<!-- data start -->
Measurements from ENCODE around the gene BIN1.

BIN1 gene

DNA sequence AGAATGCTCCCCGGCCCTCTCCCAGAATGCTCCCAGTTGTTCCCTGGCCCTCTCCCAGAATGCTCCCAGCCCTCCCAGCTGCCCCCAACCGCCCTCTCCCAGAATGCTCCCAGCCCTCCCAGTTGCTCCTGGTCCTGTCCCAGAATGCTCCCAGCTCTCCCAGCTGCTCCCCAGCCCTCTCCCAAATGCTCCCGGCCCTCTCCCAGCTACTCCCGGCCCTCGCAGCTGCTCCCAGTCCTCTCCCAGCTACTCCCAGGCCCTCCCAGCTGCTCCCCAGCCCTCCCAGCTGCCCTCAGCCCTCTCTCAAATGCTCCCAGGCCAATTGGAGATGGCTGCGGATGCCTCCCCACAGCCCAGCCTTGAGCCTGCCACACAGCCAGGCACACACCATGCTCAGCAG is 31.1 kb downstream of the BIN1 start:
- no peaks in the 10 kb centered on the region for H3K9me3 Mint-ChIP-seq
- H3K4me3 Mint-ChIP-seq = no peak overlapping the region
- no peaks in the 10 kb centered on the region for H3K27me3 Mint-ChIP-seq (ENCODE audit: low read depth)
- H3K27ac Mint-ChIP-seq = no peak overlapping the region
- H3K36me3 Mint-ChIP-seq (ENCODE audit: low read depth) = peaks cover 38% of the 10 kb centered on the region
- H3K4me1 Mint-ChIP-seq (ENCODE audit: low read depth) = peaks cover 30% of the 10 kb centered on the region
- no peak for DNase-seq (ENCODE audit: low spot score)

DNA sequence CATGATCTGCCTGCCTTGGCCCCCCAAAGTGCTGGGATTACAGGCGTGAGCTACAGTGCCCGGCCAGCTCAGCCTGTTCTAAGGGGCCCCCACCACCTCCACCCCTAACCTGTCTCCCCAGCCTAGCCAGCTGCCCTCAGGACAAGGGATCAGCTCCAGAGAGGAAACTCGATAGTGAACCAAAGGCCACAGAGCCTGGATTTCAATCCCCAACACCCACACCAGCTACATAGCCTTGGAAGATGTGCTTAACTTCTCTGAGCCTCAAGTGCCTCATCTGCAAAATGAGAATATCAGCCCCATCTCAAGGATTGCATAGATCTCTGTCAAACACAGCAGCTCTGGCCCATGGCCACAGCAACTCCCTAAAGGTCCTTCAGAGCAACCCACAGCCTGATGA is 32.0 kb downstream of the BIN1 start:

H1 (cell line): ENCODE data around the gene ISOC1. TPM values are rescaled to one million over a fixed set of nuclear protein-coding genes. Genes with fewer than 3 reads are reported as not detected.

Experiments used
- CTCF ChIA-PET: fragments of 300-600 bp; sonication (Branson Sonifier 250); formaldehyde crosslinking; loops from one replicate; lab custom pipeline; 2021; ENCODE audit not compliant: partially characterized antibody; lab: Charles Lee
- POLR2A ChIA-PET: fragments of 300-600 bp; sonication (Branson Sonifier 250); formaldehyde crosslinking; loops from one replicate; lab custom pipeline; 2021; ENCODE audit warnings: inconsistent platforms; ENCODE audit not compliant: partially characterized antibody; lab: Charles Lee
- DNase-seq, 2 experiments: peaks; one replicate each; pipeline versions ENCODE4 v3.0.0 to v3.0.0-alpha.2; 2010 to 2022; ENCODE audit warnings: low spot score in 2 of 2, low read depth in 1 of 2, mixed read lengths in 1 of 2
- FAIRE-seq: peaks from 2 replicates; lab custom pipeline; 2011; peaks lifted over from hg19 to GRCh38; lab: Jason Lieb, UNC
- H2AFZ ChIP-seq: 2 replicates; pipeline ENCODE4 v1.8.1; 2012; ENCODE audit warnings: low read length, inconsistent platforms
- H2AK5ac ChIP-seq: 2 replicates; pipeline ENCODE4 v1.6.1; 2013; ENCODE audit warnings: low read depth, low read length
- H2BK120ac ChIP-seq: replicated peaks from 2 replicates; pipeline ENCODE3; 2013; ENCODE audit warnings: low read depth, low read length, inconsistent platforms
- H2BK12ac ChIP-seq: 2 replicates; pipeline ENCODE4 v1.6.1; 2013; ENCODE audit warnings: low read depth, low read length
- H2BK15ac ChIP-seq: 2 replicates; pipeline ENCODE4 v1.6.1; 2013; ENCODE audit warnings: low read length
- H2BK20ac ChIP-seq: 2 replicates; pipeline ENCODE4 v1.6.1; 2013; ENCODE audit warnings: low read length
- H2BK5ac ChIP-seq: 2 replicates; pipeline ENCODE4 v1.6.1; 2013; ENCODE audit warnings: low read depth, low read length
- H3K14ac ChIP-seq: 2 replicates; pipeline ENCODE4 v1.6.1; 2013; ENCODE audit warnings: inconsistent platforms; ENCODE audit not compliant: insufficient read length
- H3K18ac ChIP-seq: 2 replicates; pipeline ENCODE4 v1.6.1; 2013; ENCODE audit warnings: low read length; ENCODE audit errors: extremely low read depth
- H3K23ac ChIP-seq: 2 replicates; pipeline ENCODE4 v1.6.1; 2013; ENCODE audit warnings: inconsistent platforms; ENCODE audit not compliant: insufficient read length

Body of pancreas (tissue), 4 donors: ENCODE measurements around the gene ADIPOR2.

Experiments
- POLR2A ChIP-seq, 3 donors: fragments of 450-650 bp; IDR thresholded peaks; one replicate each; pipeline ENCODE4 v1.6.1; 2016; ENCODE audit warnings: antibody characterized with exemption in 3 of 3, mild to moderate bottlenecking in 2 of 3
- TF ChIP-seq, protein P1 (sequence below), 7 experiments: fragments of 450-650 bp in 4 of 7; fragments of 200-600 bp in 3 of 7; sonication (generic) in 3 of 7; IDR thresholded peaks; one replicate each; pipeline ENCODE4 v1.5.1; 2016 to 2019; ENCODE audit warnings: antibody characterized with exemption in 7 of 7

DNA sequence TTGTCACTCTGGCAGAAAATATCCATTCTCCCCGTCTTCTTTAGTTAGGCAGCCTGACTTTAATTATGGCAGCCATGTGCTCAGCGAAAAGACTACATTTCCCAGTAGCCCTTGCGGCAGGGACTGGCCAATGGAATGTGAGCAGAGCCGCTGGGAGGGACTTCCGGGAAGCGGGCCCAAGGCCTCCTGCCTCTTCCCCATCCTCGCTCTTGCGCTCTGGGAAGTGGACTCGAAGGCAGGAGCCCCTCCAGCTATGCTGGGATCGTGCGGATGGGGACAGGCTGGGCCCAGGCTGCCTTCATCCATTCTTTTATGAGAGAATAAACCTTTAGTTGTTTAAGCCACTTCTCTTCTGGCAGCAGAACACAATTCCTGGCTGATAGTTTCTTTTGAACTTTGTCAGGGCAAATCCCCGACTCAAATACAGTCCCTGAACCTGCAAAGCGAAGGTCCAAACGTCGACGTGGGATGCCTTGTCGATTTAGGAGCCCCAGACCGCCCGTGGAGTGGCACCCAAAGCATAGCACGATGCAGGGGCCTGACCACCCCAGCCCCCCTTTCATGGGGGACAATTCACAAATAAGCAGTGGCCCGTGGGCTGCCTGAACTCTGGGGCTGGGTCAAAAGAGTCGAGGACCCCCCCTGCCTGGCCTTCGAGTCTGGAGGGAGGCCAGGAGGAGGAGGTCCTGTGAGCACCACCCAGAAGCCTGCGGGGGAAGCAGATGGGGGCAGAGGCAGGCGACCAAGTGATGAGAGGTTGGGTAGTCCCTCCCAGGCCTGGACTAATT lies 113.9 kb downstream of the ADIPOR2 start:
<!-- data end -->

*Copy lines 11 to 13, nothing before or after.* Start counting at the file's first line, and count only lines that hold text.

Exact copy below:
DNA sequence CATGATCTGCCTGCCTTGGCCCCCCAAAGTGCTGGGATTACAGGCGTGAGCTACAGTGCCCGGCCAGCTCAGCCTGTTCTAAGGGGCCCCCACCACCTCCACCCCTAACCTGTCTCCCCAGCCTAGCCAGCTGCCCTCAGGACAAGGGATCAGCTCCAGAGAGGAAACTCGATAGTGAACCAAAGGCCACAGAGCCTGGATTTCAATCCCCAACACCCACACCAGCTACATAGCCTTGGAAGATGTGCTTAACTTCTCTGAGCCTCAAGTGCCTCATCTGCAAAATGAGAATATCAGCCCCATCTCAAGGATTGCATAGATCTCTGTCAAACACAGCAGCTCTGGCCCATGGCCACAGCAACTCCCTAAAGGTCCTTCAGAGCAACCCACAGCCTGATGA is 32.0 kb downstream of the BIN1 start:

H1 (cell line): ENCODE data around the gene ISOC1. TPM values are rescaled to one million over a fixed set of nuclear protein-coding genes. Genes with fewer than 3 reads are reported as not detected.

Experiments used